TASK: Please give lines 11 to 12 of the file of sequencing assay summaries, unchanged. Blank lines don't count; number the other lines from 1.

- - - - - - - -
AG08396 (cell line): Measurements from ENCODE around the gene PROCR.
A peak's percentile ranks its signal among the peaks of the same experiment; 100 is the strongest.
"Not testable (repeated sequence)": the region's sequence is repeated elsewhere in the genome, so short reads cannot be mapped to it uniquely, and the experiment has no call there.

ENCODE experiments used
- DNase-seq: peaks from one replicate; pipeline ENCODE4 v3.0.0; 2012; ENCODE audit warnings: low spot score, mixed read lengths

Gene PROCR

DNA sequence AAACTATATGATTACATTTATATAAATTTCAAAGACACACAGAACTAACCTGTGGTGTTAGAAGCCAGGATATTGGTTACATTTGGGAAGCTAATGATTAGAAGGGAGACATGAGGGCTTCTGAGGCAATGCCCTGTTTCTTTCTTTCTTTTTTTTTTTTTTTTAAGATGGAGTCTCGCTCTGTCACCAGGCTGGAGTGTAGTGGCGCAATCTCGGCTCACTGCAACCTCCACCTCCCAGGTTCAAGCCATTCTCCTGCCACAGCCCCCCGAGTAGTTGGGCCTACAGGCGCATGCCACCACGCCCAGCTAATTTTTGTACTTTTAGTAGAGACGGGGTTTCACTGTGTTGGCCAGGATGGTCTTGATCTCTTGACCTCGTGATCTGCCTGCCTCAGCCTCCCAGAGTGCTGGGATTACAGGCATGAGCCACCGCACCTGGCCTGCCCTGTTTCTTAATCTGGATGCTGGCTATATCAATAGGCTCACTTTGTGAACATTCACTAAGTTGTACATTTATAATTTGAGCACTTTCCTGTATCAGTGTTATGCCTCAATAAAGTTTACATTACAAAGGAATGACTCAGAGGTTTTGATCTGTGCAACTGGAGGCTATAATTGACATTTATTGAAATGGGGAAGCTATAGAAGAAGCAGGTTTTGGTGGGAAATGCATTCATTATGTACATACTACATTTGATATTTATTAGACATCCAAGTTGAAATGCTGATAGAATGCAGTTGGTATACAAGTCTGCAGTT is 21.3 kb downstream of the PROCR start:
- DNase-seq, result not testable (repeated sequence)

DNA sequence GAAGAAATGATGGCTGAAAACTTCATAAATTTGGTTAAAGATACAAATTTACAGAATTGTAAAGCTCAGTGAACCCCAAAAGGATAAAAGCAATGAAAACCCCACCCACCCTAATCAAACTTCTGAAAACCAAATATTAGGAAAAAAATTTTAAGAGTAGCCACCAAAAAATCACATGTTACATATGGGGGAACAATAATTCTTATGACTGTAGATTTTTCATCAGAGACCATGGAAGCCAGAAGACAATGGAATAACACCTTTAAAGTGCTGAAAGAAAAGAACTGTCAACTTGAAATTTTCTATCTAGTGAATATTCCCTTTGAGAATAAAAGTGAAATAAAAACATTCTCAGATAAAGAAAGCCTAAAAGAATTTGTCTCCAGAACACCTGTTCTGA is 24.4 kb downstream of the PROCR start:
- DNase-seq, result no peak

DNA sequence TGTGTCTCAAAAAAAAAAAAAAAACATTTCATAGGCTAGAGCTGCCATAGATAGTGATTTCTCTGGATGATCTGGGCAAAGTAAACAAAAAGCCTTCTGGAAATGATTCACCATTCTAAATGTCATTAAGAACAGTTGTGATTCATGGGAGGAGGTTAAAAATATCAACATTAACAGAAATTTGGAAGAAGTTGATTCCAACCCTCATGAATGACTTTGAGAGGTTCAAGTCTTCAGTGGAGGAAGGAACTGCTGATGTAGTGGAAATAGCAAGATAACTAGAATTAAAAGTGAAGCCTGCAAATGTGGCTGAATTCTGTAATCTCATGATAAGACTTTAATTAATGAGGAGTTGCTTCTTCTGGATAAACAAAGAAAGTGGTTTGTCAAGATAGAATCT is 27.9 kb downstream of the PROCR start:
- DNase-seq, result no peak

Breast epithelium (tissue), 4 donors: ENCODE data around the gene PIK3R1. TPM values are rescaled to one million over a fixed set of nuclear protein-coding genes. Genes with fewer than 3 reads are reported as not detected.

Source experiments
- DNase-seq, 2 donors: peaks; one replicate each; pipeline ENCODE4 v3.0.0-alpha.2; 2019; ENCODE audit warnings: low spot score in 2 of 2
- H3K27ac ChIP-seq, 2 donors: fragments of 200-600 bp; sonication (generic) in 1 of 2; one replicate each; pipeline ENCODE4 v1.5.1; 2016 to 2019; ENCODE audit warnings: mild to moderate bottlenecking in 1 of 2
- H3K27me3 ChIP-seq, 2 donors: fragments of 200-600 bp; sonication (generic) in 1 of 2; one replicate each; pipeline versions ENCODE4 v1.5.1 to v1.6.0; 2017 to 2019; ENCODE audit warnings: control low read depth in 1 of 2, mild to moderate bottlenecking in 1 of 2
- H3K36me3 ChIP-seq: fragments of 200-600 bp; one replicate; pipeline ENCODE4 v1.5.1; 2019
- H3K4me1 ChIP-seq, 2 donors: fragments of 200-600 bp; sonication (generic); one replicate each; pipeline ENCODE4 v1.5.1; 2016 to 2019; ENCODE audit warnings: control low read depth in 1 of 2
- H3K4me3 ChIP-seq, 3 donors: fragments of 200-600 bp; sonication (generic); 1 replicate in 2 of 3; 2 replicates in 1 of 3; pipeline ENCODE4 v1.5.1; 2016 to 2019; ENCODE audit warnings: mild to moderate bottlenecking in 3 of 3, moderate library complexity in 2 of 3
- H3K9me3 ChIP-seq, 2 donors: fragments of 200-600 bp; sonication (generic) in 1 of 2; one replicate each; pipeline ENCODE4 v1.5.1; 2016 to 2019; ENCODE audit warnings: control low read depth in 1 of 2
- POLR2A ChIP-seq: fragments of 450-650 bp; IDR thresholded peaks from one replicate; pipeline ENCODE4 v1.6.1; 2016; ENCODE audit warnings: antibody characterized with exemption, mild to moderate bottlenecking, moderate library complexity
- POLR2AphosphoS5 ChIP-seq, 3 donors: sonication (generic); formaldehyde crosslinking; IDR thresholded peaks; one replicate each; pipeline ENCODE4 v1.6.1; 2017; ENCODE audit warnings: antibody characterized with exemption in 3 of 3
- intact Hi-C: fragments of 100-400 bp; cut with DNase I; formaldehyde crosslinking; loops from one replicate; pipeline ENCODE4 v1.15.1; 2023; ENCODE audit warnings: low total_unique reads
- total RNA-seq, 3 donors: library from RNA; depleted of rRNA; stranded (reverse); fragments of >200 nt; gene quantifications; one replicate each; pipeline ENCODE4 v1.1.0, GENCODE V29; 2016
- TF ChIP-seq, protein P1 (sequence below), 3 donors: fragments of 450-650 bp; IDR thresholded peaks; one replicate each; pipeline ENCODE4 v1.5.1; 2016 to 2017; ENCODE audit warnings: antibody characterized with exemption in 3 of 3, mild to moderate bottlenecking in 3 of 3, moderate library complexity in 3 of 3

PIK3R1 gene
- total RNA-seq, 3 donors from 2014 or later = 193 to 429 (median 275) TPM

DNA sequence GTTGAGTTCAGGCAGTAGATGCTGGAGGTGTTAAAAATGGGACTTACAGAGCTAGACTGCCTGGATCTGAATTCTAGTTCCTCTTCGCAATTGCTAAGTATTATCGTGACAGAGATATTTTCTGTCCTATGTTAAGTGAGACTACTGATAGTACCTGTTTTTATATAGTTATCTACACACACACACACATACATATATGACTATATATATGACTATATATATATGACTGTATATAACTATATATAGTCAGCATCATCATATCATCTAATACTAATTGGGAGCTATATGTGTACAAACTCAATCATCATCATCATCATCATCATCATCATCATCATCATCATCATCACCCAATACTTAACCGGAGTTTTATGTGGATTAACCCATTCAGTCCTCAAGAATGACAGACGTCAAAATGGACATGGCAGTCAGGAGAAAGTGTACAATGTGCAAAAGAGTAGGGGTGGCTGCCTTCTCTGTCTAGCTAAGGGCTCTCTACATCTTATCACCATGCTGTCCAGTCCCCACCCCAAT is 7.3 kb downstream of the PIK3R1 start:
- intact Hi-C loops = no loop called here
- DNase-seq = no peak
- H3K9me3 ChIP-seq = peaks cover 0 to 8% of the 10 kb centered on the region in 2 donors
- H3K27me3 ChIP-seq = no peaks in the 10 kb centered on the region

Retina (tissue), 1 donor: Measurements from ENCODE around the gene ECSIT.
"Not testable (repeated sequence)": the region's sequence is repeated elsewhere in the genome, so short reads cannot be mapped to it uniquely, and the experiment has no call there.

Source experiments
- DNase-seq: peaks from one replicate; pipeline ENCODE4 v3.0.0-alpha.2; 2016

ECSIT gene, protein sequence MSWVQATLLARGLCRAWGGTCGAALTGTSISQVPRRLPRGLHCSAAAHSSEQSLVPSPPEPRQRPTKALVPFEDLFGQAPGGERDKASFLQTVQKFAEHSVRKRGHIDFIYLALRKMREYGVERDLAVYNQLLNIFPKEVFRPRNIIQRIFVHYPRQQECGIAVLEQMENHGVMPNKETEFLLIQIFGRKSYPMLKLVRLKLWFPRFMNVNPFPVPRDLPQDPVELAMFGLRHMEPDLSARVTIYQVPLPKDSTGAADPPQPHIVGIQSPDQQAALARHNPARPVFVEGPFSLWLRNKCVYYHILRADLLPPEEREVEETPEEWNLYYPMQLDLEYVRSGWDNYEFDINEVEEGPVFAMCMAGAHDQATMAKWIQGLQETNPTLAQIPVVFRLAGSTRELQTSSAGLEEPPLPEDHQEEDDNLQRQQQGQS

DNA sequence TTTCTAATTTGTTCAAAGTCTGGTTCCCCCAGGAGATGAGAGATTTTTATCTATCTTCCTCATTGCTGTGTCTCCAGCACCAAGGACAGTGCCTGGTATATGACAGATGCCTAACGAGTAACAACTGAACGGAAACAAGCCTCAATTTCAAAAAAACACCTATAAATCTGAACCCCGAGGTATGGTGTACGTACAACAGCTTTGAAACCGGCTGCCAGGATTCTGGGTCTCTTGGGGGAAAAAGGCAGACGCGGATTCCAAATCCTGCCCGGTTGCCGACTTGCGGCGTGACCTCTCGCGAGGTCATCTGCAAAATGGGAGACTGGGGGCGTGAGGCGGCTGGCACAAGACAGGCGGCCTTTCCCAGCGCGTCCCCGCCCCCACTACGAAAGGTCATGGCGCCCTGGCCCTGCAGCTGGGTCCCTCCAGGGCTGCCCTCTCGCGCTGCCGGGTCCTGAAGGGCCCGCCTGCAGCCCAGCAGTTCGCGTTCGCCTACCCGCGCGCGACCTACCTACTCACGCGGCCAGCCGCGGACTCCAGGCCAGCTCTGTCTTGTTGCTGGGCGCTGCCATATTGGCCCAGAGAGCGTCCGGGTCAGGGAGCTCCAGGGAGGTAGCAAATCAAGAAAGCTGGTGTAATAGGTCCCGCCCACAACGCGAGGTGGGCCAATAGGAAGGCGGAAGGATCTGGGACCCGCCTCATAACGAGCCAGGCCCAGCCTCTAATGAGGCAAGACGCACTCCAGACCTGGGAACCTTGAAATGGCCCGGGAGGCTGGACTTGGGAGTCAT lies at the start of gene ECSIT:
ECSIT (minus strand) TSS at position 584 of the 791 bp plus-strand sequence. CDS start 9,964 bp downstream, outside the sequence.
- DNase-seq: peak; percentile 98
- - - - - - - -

DNA sequence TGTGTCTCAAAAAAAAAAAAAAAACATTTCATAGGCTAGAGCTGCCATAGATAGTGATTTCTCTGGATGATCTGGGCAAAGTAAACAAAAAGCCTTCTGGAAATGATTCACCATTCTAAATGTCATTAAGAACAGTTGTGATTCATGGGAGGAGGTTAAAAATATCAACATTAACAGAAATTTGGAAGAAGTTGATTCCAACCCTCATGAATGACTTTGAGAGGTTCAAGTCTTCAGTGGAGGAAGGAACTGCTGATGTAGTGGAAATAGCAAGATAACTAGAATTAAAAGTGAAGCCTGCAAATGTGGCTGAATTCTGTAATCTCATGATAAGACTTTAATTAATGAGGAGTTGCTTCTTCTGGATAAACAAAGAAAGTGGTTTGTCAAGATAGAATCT is 27.9 kb downstream of the PROCR start:
- DNase-seq, result no peak